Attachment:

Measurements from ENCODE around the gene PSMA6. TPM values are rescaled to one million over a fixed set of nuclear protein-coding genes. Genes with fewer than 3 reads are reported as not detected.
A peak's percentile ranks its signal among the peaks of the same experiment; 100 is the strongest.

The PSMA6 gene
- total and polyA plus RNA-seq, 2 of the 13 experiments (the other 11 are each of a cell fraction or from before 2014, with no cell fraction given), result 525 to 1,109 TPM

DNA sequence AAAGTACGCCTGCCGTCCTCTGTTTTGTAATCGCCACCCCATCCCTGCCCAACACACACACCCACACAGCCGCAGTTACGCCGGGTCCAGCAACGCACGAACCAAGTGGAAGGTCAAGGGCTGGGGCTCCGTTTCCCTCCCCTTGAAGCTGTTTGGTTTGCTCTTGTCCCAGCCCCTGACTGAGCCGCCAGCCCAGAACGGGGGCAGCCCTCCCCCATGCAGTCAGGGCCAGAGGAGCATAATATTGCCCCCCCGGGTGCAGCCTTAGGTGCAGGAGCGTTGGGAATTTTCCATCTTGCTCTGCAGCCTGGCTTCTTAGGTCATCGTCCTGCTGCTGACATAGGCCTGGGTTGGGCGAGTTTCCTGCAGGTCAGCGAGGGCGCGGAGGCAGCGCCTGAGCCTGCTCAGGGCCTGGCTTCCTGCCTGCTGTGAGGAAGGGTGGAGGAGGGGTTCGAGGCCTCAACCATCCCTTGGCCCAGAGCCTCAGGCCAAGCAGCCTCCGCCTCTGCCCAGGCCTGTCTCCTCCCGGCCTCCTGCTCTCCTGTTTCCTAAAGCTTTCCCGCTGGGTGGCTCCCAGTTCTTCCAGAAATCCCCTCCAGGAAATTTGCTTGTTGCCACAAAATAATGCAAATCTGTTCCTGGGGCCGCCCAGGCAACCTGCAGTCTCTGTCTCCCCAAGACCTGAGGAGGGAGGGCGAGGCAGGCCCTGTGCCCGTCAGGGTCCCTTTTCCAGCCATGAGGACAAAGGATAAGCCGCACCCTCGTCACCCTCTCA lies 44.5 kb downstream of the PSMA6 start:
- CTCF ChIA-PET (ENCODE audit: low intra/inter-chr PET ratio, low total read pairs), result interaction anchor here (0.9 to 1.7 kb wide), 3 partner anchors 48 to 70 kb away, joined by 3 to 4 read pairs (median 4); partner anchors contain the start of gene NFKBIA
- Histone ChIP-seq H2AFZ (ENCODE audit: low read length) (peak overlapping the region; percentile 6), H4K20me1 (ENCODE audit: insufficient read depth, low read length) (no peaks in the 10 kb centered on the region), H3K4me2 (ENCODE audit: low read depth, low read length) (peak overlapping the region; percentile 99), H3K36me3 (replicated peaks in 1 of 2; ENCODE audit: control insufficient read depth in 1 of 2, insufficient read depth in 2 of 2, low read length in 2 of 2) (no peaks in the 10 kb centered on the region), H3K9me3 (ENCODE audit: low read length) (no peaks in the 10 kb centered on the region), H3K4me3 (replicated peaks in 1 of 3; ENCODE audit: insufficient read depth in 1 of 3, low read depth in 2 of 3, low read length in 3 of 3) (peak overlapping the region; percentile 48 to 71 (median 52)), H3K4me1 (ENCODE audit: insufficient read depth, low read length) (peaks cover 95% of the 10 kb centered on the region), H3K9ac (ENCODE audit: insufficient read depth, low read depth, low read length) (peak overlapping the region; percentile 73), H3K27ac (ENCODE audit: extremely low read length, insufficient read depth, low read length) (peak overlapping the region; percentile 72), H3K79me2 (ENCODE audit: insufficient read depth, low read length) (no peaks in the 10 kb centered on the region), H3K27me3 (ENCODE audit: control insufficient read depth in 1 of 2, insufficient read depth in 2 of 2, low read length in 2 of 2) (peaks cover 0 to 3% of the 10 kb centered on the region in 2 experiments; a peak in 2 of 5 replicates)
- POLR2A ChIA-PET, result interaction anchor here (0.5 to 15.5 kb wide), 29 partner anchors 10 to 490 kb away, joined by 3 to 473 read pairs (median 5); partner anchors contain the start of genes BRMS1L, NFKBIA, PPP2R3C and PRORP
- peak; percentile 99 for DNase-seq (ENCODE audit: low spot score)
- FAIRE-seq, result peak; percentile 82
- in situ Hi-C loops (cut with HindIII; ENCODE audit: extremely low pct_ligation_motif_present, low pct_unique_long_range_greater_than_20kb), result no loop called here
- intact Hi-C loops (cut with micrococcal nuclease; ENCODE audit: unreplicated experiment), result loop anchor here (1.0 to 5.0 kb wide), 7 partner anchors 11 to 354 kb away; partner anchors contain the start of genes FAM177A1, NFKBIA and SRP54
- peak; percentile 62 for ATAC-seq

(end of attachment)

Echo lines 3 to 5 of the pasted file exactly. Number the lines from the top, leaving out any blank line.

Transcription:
The PSMA6 gene
- total and polyA plus RNA-seq, 2 of the 13 experiments (the other 11 are each of a cell fraction or from before 2014, with no cell fraction given), result 525 to 1,109 TPM

DNA sequence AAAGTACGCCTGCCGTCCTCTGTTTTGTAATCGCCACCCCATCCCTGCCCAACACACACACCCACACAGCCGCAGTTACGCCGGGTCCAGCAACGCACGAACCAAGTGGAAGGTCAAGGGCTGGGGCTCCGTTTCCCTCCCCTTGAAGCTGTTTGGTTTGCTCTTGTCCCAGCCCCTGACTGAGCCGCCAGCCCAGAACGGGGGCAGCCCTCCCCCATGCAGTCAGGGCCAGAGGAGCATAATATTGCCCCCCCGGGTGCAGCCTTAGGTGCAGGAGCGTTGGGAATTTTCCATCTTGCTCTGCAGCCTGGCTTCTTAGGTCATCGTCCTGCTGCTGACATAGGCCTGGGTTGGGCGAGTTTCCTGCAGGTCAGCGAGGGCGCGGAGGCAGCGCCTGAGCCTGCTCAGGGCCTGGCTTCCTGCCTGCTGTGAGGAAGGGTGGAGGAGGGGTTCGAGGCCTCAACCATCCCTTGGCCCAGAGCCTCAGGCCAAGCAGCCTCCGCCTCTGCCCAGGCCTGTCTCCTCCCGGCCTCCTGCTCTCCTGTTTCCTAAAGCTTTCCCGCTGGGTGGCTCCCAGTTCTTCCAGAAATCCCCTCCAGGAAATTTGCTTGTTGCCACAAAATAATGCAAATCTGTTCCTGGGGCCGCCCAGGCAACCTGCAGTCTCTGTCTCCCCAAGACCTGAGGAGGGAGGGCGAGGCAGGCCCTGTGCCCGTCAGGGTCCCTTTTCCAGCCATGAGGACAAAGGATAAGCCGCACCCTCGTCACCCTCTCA lies 44.5 kb downstream of the PSMA6 start: